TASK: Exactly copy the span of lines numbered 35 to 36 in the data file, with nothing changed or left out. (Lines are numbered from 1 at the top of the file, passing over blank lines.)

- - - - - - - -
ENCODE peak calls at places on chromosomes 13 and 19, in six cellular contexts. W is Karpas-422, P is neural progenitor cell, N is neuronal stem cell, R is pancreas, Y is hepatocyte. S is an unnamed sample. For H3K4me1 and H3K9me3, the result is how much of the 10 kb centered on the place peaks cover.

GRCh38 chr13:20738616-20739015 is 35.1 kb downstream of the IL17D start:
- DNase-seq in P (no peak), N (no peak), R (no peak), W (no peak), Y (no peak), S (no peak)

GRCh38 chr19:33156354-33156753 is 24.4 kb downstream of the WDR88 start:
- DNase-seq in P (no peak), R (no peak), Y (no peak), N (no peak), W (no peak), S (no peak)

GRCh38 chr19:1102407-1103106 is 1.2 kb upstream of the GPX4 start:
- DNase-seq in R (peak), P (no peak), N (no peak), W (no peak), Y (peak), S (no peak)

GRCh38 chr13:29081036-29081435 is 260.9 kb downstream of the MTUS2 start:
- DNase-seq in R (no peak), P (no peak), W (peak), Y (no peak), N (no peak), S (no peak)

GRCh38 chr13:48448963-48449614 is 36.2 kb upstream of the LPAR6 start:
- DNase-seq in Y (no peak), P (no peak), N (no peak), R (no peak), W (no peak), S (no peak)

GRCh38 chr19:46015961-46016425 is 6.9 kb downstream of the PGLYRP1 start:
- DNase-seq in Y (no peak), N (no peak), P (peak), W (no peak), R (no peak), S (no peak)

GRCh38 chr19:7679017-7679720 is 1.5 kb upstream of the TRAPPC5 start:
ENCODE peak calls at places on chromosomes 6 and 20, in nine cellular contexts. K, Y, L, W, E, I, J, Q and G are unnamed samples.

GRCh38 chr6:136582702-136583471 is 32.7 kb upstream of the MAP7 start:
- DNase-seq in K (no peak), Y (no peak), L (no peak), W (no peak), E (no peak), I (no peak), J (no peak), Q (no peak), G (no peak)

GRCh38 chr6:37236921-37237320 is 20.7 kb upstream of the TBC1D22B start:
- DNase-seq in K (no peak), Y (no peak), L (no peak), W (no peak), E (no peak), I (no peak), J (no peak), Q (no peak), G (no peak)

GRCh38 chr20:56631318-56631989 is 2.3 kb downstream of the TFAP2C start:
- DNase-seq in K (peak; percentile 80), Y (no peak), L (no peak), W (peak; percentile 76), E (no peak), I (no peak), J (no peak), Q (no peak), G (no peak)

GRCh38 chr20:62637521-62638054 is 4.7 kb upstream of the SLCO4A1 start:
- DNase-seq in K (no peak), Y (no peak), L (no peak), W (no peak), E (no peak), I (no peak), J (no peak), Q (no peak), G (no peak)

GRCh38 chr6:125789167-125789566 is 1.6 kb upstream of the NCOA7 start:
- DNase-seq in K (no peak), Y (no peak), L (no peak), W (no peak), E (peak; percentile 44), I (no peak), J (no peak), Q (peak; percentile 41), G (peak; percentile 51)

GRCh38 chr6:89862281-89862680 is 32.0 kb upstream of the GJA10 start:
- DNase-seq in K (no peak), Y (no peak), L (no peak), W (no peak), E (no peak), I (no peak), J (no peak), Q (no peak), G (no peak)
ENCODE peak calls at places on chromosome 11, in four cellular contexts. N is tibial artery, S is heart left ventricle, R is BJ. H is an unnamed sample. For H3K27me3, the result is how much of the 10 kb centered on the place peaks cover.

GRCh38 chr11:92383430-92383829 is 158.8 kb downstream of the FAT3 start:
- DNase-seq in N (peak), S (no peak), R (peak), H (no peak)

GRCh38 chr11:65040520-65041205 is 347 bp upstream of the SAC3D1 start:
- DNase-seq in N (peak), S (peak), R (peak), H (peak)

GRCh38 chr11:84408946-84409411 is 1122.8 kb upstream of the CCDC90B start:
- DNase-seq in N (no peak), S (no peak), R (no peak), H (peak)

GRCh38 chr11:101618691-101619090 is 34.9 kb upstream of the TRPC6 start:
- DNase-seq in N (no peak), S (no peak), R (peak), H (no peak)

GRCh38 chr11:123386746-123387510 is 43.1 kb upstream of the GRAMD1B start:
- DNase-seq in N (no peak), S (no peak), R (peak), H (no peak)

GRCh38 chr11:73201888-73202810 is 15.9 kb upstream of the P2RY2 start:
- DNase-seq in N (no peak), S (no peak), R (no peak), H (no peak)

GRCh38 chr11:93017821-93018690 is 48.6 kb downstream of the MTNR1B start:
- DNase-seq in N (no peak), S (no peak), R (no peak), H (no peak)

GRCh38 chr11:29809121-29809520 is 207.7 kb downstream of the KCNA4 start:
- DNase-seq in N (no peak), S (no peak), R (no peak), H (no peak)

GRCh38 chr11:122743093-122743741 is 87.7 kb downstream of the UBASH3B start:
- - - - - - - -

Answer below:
GRCh38 chr11:101618691-101619090 is 34.9 kb upstream of the TRPC6 start:
- DNase-seq in N (no peak), S (no peak), R (peak), H (no peak)